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My first colonic irrigation: A noob puts the unconventional treatment to the test

Here’s what happened.

If articles had readership ratings the way films do, this one would be rated ‘M’ for mature readers only. And who aren’t eating anything when they’re reading this. 

Because, gentle reader, the topic for today’s article is colonic irrigation, a subject that ‒ despite the vast reams of serious medical literature advising against it ‒ is near and dear to legions of hypochondriacs and wellness junkies the world over. 

For the uninitiated, the Mayo Clinic website ‒ practically a bible for the hypochondriacs amongst us ‒ says a colonic cleanse is “normally used as preparation for medical procedures such as a colonoscopy. However, some alternative medicine practitioners offer colon cleansing for other purposes, such as detoxification…During a colon cleanse, large amounts of water — sometimes up to 60 litres — and possibly other substances, such as herbs or coffee, are flushed through the colon. This is done using a tube that's inserted into the rectum.” 

Which sounds vaguely promising, especially if the whole point of sticking what’s essentially a miniature water fountain up the wazoo is, to quote one of the many articles on the subject on Goop, to clear “the toxins of modern day life”.

Which is how on a recent visit to the Philippines to the fancy The Farm at San Benito, I found myself lying on my back on what was basically a plastic reclining sun-bed that just happened to have a big hole in the middle. It’s the kind of toilet that would appeal to a very lazy person for whom the idea of doing a number two while lying down is pure heaven. Except in this contraption, my hips and legs ‒ thankfully, covered by a cotton sheet to protect one’s modesty ‒ were also hiked up like I was having a pelvic exam at a gynaecologist’s. Which, if you’re a man, is a very weird sensation to be experiencing. 

“I feel like I’m about to give birth!” I complained to Lulu, my attending nurse. 

She rolled her eyes. “Giving birth is a hundred times worse than this!” said the mother of four, as she gently inserted a small, short lubricated plastic tube up said wazoo that, in turn, was connected to the water tank. 

(Photo: iStock)

At The Farm, the colonic involves coffee though chamomile tea is also an option. I feel like you could write jokes all day about the spa’s choice of rectal beverages, but apparently, coffee is great because it helps mask the odour.

Anyway, I dutifully obeyed Lulu’s instructions. Within seconds of the coffee solution beginning its drip, my bowels started to cramp, at which point, I was encouraged to push out the crap. As it were. The whole process ‒ cramp, push, cramp, push ‒ repeated itself for about 20 minutes and the entire time, Lulu sat by my side, rubbing my tummy to encourage the evacuation process, and chatting like we were just two good friends gossiping over tea and scones on a Tuesday afternoon.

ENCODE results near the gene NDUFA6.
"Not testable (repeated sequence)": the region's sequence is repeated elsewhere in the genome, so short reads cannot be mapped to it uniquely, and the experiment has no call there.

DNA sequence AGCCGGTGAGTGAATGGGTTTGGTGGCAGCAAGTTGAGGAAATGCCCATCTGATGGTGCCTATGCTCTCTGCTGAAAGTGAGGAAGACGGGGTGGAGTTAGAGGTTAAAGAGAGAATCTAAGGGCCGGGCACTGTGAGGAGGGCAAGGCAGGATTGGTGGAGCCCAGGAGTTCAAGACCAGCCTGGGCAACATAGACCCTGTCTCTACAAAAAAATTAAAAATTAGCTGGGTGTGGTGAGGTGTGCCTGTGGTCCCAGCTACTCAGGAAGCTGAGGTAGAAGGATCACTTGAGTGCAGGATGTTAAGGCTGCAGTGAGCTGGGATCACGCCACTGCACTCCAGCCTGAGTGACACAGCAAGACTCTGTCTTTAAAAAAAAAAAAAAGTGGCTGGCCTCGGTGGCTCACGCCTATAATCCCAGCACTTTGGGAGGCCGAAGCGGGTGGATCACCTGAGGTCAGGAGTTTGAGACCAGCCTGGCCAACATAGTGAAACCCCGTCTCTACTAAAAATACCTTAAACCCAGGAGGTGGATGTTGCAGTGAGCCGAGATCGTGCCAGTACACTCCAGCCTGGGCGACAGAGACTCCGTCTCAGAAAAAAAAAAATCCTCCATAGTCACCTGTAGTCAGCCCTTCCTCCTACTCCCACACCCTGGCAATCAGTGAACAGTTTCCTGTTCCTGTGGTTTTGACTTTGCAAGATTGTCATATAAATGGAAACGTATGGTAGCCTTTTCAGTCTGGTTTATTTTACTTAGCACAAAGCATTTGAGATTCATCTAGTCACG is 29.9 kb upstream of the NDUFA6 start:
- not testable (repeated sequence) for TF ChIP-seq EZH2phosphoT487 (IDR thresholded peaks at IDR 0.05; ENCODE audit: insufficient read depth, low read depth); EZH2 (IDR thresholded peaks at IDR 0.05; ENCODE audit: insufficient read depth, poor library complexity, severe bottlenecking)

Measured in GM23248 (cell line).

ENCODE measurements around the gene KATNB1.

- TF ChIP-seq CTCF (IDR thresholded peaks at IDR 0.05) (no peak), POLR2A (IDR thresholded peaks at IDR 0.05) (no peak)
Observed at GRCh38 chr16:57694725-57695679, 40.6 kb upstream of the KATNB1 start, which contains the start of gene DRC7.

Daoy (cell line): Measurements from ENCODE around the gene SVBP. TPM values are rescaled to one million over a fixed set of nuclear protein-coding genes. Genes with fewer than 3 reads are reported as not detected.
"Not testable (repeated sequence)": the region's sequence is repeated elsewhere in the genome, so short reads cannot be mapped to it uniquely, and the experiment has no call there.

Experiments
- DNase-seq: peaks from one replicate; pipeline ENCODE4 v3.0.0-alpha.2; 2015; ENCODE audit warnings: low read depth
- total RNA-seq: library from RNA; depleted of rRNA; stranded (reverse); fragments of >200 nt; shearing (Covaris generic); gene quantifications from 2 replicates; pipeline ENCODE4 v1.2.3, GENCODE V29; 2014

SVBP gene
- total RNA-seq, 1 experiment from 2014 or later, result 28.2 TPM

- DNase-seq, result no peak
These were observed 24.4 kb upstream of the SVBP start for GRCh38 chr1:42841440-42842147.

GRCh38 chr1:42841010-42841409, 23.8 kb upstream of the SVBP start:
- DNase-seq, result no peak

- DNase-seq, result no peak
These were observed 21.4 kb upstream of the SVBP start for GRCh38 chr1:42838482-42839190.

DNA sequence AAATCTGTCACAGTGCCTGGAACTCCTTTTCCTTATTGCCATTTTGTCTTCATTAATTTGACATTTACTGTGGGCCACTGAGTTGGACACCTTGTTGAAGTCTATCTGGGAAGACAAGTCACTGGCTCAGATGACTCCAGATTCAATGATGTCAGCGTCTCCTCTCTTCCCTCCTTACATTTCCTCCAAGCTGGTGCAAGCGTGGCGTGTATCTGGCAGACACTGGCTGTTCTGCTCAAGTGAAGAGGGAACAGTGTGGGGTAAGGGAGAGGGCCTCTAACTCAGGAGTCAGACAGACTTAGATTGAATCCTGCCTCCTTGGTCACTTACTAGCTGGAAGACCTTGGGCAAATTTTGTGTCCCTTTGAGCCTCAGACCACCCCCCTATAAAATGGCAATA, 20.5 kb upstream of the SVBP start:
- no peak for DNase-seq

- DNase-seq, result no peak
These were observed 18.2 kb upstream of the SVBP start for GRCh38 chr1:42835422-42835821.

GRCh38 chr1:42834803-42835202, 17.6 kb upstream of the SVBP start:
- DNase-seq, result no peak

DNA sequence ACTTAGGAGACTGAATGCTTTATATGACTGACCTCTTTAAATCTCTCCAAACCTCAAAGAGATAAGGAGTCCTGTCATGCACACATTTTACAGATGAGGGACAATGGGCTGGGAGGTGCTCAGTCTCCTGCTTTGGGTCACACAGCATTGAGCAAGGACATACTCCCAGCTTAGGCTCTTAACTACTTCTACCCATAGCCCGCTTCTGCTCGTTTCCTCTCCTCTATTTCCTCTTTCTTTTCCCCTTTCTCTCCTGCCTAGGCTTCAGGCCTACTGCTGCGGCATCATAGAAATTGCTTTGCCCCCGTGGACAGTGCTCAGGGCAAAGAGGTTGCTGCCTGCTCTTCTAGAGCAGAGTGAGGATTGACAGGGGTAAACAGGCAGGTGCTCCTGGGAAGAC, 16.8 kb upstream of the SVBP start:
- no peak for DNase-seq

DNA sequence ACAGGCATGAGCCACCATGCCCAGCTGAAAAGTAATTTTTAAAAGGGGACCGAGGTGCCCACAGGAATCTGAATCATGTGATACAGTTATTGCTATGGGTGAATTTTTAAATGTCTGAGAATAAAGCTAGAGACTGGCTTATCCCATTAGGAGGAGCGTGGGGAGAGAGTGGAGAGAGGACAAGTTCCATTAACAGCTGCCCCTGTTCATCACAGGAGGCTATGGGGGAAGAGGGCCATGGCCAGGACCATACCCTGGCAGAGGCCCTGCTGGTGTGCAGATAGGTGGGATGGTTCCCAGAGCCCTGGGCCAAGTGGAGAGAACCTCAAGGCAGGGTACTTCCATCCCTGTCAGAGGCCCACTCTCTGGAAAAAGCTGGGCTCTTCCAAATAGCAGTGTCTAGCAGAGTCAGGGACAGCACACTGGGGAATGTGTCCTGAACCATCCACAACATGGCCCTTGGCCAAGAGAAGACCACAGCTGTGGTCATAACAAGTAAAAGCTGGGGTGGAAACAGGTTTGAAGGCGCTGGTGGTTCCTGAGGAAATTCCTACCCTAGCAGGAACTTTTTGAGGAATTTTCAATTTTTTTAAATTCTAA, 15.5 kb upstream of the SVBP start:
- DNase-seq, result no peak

Needless to say, the whole thing was mortifyingly embarrassing. At least, it was for the first 10 minutes. At one stage, I told her that whatever The Farm was paying her to do this job, it wasn’t enough. 

“I do about eight of these a day,” she replied, possibly to subtly tell me that there was absolutely nothing to be embarrassed about. I did my mental maths. Assuming she took weekends off, that’s over 2,000 colonics a year. And once I got my head around that, I stopped caring that I was actually doing a number two literally in front of a complete stranger.

“Keep pushing!” Lulu exclaimed as she peeked at the waste container. “My goodness, it’s still coming! Where have you been hiding all this?”

“Really?” I asked, interested in spite of myself. “But I just went this morning before coming here!”

Lulu sniffed. “Stuff can sit in your digestive tract for years and years! I had a client who pushed out five corn kernels. And she said the last time she had corn had been six months before!”

A thoughtful silence descended on the room as I turned the image over in my mind. “Lulu sifted through the soupy debris and counted?” I asked myself. As my eyes drifted to the floor-to-ceiling glass wall that looked out onto a charming vista of towering tropical foliage, banana trees and dripping vines, I imagined she was probably thinking of what she was going to cook for dinner. 

And then, just like that, it was over. I was taken aback. Apart from the brief, intermittent cramps, the whole procedure had been surprisingly clinical and non-eventful, and somehow, there had been no smell at all. Not even of coffee. 

A quick rinse with a hand-held hose under the modesty sheet and I was off to the en-suite bathroom and told to sit on the toilet for a couple of minutes to evacuate the rest of the coffee solution. I showered, and when I emerged from the bathroom, everything had been cleaned up and dressed for the next patient. All trace of my mortification was gone. It was as if the CIA and their cold-eyed cleaners had swooped in to clear the bodies after the routine assassination of a Third World drug lord. 

As I sat in the recovery room, with a warm compress pressed on the belly, chewing on electrolyte pills and sipping herbal tea, Lulu passed by. “Not so bad, right?” she said cheerfully.

I was careful not to look her in the eye, though I did feel lighter both physically and emotionally and, oddly, refreshed. And a little hungry. As I got up and made my way out of the clinic to head towards The Farm vegan restaurant, I reminded myself to stay away from the corn. 

Always check with your doctor before you sign up for any form of colonic irrigation. This personal experience should not be substituted for advice from your own healthcare professional.

A holistic medical wellness resort, The Farm at San Benito offers a range of colonic irrigations, with prices starting from PHP7,000 (S$170). The writer was a guest of the resort. 

Source: CNA/bt